I myself have been on both ends. My ex used to sneak watch episodes of How I Met Your Mother and Big Bang Theory without me, and when I found out, I would pretend I wasn’t really upset, because it sounds so trivial and dumb to be mad about a TV show, right?! He never tried to hide it, he would just casually “forget to tell me.” Sneaky!

But I can’t be too mad, because I also have been found guilty of watching ahead with the insanely addicting show Breaking Bad, and I admit I even have sneaked previews of the cult-show True Blood, and I know I’m not the only one! Shhh don’t tell!

Are you guilty?

I honestly can’t believe it’s almost the end of 2013. After the holidays are over, we’ll all start thinking (or at least that’s what we’ll say) about 2014 and our “New Year” resolutions. So what are you going to do next year that you didn’t do this year? How are you going to make a difference?


The number one New Year’s resolution is to lose weight, or at least that’s what Google says. Of course the fail rate is extremely high. Of the 45% of people who actually make a New Year’s resolution, the success rate (people that actually stick to the resolution) is 8%.

So I thought, what about social media? What mistakes or things have we collectively done as “social media” people that we might resolve to do better? Just for kicks, I came up with a short list which you can feel free to add to as it applies to you.

  • RT more! Sharing is caring. If you like a post or a tweet, retweet or share it. People appreciate feeling valued. We as social media creatures notice when someone shares our stuff, do more of that for others next year.
  • Don’t delete your tweet! We’ve all seen it, and I’m guilty of it as well. Odds are one of your 3 or 3,000 followers or friends saw whatever it was. If it makes someone shift in their seat they’ve probably taken a screen shot of it and are spreading it like wildfire over all platforms. Just admit the mistake. RT or Repost and say you’re sorry.
  • Don’t overuse #hashtags! I don’t need 20 hashtags to get your point. I see the pretty photo of your delicious plate of food you just made or are about to devour. Yes, I’m jealous because I’m not there eating it too, but 20 hashtags describing it is overkill.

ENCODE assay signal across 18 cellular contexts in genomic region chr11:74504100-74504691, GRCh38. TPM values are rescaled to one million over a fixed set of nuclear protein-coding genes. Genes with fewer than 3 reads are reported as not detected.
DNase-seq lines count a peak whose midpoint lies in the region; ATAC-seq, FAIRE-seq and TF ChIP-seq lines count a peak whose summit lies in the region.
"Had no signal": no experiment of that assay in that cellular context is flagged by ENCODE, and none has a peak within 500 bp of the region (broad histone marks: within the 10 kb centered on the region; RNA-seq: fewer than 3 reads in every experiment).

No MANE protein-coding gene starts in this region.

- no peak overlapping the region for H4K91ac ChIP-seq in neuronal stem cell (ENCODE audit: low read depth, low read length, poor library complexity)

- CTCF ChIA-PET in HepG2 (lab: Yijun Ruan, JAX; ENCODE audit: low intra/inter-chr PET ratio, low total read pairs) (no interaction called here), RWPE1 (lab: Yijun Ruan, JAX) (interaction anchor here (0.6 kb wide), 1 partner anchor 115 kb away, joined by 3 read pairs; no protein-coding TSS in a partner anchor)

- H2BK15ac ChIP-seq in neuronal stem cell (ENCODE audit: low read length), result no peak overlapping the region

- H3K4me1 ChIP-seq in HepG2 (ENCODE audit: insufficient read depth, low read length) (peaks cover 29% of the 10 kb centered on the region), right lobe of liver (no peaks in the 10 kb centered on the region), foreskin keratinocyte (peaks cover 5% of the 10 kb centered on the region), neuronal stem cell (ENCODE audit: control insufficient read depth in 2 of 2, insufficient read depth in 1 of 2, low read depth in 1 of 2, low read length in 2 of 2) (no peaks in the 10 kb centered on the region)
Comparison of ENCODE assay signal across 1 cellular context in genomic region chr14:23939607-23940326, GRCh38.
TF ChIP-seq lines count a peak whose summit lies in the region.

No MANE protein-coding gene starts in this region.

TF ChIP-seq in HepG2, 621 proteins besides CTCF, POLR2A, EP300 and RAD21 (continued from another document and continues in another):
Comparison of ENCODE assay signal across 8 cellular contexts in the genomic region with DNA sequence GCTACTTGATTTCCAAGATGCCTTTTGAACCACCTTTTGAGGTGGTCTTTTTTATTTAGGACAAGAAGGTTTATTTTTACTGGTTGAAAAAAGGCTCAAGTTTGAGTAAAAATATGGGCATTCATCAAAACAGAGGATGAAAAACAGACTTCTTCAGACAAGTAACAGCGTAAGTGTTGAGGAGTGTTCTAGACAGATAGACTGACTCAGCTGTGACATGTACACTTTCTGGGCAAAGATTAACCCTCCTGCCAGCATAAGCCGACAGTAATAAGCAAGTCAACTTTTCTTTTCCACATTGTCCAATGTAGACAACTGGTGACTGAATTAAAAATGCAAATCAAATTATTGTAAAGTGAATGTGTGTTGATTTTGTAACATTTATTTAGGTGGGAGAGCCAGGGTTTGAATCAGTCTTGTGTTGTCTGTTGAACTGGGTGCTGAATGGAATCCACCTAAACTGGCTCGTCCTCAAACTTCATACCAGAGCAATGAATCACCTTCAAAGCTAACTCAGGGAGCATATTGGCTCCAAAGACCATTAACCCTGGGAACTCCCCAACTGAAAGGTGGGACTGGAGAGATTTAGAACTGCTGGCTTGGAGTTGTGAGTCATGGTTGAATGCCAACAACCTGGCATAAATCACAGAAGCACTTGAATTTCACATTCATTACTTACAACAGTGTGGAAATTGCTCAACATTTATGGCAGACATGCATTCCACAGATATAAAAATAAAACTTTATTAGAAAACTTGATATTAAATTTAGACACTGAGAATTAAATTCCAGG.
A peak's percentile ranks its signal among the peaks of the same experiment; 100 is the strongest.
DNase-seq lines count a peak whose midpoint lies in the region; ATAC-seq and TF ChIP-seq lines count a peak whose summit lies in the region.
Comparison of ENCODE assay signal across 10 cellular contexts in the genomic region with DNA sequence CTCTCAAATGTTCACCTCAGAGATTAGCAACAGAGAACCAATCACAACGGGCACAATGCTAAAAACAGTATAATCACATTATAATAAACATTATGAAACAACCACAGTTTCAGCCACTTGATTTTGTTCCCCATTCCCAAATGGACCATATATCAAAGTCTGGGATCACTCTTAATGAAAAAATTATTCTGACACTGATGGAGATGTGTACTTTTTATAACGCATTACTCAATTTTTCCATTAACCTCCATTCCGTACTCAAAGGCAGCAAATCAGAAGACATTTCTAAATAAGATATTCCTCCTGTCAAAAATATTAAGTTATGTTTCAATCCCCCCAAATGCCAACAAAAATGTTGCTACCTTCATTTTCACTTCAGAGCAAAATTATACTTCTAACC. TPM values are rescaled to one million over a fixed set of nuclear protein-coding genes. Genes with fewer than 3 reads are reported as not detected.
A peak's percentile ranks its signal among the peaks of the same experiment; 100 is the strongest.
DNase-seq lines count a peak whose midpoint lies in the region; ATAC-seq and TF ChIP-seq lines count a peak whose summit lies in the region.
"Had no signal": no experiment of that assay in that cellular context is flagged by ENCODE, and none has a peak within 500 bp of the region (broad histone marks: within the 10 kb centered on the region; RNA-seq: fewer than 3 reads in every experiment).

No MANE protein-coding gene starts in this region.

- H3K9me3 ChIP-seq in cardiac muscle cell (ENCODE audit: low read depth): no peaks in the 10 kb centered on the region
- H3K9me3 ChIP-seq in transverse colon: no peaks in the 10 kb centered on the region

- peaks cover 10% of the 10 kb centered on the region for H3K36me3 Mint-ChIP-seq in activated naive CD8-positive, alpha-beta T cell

• Quit complaining about change! Change is constant in social media, it evolves daily. So stop complaining about it. Believe me, Mark Zuckerberg doesn’t care that you don’t like his new timeline, or news feed, or whatever.
  • Blog more! (Guilty)

If you don’t like any of those, let’s give this one a REAL try in 2014. Let’s try to be more positive. We all like our snark from time to time, but constant complaining gets really old really quick. So knock it off.

I’d love to hear what you think should be added to the list, or if you disagree with me about one or all of the above.

Instagram has rolled out Instagram Direct – a way to privately send photos and videos to your followers. Learn all about it in these must-reads.

Instagram Direct

Introducing Instagram Direct

By Instagram We’re excited to bring you Instagram Direct, a new way to send photo and video messages to friends. There are moments in our lives that we want to share, but that will be the most relevant only to a smaller group of people. Instagram Direct helps you share these moments.

Too Different, Not Different Enough: Why Instagram Direct May Fail

By Josh Constine My friends aren’t using Instagram Direct, at least not yet. I’ve received just two IGD messages since it launched on Dec.12. In the meantime, over 20 close friends I regularly message with elsewhere have posted publicly to Instagram, and I’ve received about 60 Snapchat Snaps from 18 different people.

Now It’s Permanent: Instagram Is All About Snapchat, Not Twitter

By Ellis Hamburger Ever since Facebook snatched Instagram from the outstretched arms of Twitter, the two companies have sparred continuously, feature for feature. But Instagram’s latest feature isn’t really about Twitter. It’s about Snapchat.

Six Ways Brands Can Use Instagram Direct For Marketing

By Nicole Rose Dion Similar to Snapchat, Instagram Direct allows users to privately send photo or video messages through the application. Not only is this a great feature for individuals, Instagram Direct has the potential to be especially useful for brands.

Don’t Panic! There’s A Way To Unsend Instagram Direct Messages

By Caroline Moss Is there anything that strikes more fear in the heart of people than the idea that you may have sent a photo to an unintended recipient? Well, breathe easy; there’s a way to take back an Instagram Direct photo message you didn’t mean to send.

[Image source: Instagram]